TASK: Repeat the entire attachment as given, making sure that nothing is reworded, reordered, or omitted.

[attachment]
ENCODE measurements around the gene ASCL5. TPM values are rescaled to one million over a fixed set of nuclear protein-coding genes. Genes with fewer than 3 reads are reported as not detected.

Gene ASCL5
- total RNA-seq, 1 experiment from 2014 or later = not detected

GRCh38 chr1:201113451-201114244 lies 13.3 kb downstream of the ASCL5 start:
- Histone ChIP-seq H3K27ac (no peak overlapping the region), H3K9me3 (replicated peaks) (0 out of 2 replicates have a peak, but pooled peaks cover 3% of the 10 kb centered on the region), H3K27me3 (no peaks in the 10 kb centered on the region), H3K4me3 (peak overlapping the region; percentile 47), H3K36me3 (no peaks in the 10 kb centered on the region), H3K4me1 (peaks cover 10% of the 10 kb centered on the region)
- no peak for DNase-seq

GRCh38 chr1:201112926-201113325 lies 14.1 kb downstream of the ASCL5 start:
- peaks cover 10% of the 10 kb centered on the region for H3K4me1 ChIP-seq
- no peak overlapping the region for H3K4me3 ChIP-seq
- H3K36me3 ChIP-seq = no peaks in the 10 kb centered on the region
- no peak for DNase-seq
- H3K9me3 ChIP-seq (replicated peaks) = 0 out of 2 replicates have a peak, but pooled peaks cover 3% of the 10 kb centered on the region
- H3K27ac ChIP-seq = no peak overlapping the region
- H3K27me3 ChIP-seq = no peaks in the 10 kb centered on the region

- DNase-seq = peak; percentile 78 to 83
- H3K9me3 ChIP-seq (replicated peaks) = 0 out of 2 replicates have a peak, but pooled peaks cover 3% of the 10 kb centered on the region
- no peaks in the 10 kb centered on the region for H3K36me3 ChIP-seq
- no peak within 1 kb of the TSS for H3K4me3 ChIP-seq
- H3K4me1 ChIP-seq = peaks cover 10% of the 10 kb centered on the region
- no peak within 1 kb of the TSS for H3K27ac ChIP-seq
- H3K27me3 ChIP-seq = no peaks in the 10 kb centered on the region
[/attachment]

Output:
ENCODE measurements around the gene ASCL5. TPM values are rescaled to one million over a fixed set of nuclear protein-coding genes. Genes with fewer than 3 reads are reported as not detected.

Gene ASCL5
- total RNA-seq, 1 experiment from 2014 or later = not detected

GRCh38 chr1:201113451-201114244 lies 13.3 kb downstream of the ASCL5 start:
- Histone ChIP-seq H3K27ac (no peak overlapping the region), H3K9me3 (replicated peaks) (0 out of 2 replicates have a peak, but pooled peaks cover 3% of the 10 kb centered on the region), H3K27me3 (no peaks in the 10 kb centered on the region), H3K4me3 (peak overlapping the region; percentile 47), H3K36me3 (no peaks in the 10 kb centered on the region), H3K4me1 (peaks cover 10% of the 10 kb centered on the region)
- no peak for DNase-seq

GRCh38 chr1:201112926-201113325 lies 14.1 kb downstream of the ASCL5 start:
- peaks cover 10% of the 10 kb centered on the region for H3K4me1 ChIP-seq
- no peak overlapping the region for H3K4me3 ChIP-seq
- H3K36me3 ChIP-seq = no peaks in the 10 kb centered on the region
- no peak for DNase-seq
- H3K9me3 ChIP-seq (replicated peaks) = 0 out of 2 replicates have a peak, but pooled peaks cover 3% of the 10 kb centered on the region
- H3K27ac ChIP-seq = no peak overlapping the region
- H3K27me3 ChIP-seq = no peaks in the 10 kb centered on the region

- DNase-seq = peak; percentile 78 to 83
- H3K9me3 ChIP-seq (replicated peaks) = 0 out of 2 replicates have a peak, but pooled peaks cover 3% of the 10 kb centered on the region
- no peaks in the 10 kb centered on the region for H3K36me3 ChIP-seq
- no peak within 1 kb of the TSS for H3K4me3 ChIP-seq
- H3K4me1 ChIP-seq = peaks cover 10% of the 10 kb centered on the region
- no peak within 1 kb of the TSS for H3K27ac ChIP-seq
- H3K27me3 ChIP-seq = no peaks in the 10 kb centered on the region